"Simple" is an important part of a newlywed girl's vocabulary. Especially when it comes to kitchen antics. And this cookie recipe certainly falls under the description "easy." It requires only three ingredients, ones which I always have on hand.

Here's what you need:
1 cup creamy peanut butter
1 cup sugar
1 egg

Here's what you do:

  • Mix your ingredients together in a medium-sized mixing bowl. 
  • Scoop out small amounts of the cookie mix and roll into little dough balls. 
  • Arrange on an un-greased cookie sheet. 
  • Using a fork, mash slightly and create the little cross-hatch design.
  • Bake at 350 for 8-10 minutes.
  • Remove from oven and allow to cool on a wire rack for about 10 minutes before eating. 

As simple as these cookies are to make, they taste amazing straight out of the oven paired with a glass of milk. We're not big sweet eaters around here, but I love to tinker in the kitchen and bake. So, most of these little yummies went to our neighbors. Which illustrates a good point. As quick and easy as these cookies are to bake, they would make great last-minute hostess or holiday gifts! 

So there you have it. As easy as one, two, three!

Saturday, August 2, 2014

The Unsung Strengths

These days, a trend seems to have cropped up on the world wide web. A trend of self-bolstering, self-praise, and shoulder-straightening. It demands that people stop criticizing themselves, accept their flaws as beauty, and stop apologizing. With a hair-flick and a cocked eyebrow, it says things like #sorrynotsorry, #shinestrong, and #youareenough. These bicep-flexing blurbs seek to empower and embolden women in particular and fly in the face of our bizarre, perfection-driven society. After all, haven't we all had enough of a world that praises thigh gaps, labels curves as fat, and ridicules the soft mother figure?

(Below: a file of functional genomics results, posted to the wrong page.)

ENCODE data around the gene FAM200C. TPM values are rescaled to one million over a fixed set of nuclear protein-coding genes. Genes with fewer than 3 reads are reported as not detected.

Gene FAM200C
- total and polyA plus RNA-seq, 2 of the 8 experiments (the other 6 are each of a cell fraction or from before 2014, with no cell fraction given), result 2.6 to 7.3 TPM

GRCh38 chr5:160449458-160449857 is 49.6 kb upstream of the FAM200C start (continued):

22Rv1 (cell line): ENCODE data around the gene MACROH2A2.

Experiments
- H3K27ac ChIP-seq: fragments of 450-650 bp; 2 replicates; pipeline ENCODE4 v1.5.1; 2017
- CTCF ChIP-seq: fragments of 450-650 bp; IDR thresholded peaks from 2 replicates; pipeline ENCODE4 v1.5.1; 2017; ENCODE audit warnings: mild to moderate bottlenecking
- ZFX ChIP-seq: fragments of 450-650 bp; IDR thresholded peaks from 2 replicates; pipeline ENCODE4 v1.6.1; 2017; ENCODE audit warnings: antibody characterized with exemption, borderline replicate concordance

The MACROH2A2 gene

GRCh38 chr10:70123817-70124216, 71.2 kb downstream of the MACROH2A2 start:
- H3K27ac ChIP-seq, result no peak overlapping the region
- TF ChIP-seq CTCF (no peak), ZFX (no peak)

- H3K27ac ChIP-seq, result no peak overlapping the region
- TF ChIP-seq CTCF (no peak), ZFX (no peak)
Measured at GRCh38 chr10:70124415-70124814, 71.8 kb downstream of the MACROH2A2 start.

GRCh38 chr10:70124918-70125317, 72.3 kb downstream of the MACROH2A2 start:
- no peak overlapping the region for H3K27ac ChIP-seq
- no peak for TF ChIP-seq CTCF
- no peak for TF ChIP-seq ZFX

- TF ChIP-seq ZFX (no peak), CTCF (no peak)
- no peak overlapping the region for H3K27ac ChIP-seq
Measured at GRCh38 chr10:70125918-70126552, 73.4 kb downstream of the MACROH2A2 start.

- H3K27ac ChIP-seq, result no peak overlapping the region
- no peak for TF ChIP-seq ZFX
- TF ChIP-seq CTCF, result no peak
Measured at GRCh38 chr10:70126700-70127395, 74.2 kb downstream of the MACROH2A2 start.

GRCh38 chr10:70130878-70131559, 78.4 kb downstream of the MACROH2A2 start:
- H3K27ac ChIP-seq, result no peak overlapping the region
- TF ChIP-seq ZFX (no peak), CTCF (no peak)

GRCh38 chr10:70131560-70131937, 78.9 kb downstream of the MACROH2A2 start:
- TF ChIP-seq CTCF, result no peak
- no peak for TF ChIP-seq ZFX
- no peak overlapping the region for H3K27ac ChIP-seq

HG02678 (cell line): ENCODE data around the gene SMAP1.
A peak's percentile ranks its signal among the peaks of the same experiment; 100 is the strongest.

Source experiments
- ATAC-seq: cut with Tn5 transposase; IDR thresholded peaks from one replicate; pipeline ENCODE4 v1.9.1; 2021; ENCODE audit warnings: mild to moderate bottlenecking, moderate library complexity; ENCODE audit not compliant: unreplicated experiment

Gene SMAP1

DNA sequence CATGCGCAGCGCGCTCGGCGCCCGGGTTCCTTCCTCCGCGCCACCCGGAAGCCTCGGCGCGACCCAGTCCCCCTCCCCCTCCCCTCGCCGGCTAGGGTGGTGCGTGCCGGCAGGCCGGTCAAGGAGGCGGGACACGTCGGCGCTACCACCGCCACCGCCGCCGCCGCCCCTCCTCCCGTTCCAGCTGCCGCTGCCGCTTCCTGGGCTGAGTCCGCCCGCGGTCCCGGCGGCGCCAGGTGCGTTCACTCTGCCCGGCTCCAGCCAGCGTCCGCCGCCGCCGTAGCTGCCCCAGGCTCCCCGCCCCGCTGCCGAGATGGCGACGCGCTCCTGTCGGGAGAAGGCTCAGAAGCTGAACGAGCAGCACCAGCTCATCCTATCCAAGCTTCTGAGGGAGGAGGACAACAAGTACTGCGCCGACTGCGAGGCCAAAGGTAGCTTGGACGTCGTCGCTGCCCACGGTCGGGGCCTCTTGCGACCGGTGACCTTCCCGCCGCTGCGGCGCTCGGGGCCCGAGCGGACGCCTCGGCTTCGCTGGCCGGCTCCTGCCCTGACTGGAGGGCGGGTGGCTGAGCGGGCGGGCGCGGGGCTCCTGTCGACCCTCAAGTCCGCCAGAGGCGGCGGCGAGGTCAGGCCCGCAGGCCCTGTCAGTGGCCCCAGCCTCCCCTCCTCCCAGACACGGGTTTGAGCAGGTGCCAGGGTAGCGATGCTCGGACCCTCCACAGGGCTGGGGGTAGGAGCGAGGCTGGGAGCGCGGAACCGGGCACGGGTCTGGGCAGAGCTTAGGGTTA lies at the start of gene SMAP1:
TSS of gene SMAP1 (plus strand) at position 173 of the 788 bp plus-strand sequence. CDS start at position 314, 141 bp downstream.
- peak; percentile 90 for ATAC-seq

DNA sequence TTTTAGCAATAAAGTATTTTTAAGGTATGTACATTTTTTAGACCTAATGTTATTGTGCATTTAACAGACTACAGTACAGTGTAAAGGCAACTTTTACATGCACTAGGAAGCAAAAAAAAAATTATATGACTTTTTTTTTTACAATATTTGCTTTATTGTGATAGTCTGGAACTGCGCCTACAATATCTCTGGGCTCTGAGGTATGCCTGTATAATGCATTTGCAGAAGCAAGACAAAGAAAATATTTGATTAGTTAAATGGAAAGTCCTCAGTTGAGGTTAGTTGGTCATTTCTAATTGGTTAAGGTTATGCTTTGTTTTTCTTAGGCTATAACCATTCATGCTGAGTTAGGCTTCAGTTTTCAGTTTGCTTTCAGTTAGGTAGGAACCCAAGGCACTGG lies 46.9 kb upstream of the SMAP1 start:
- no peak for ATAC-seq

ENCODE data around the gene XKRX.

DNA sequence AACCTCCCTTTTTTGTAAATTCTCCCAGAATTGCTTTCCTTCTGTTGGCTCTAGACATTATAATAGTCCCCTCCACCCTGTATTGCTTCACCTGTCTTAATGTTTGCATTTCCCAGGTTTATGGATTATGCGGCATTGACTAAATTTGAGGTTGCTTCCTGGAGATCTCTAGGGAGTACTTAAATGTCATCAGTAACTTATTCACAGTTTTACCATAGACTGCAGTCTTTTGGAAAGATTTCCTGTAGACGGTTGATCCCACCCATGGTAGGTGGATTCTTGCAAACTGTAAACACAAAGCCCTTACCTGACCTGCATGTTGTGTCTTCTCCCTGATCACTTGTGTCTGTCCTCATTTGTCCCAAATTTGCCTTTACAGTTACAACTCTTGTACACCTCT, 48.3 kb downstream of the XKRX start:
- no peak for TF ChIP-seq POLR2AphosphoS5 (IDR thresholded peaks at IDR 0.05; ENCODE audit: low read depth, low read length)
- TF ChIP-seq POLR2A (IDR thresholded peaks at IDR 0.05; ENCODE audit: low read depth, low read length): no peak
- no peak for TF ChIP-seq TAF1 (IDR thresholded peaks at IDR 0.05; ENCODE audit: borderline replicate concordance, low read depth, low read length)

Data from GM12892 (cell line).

Yet, at the same time,there's something about these advertisements and trends that gives me pause. For a while, I couldn't put my finger on what bothered me, but I gave it some thought today and realized what it is that makes my brow furrow every time I read or watch one of these seemingly-inspirational posts. My older sister, a working mother of two smiley, blonde-headed boys, helped me come to this realization.

In response to the "love your stretch marks" and "love your body" challenges circulating social media, my sister did the online equivalent of sighing and throwing up her hands in exasperation. While acknowledging that these challenges and calls-to-arms perform a good deed by empowering and praising motherhood, my sister dared to say something different. She put her hands on her hips and said "You know what, I don't like my stretch marks." When I first read her social media declaration, I thought "oh no! love yourself! you're beautiful and perfect!" Like I was some do-good fairy swooping from the sky to sprinkle her with magical strength-and-beauty dust. But then, I read on.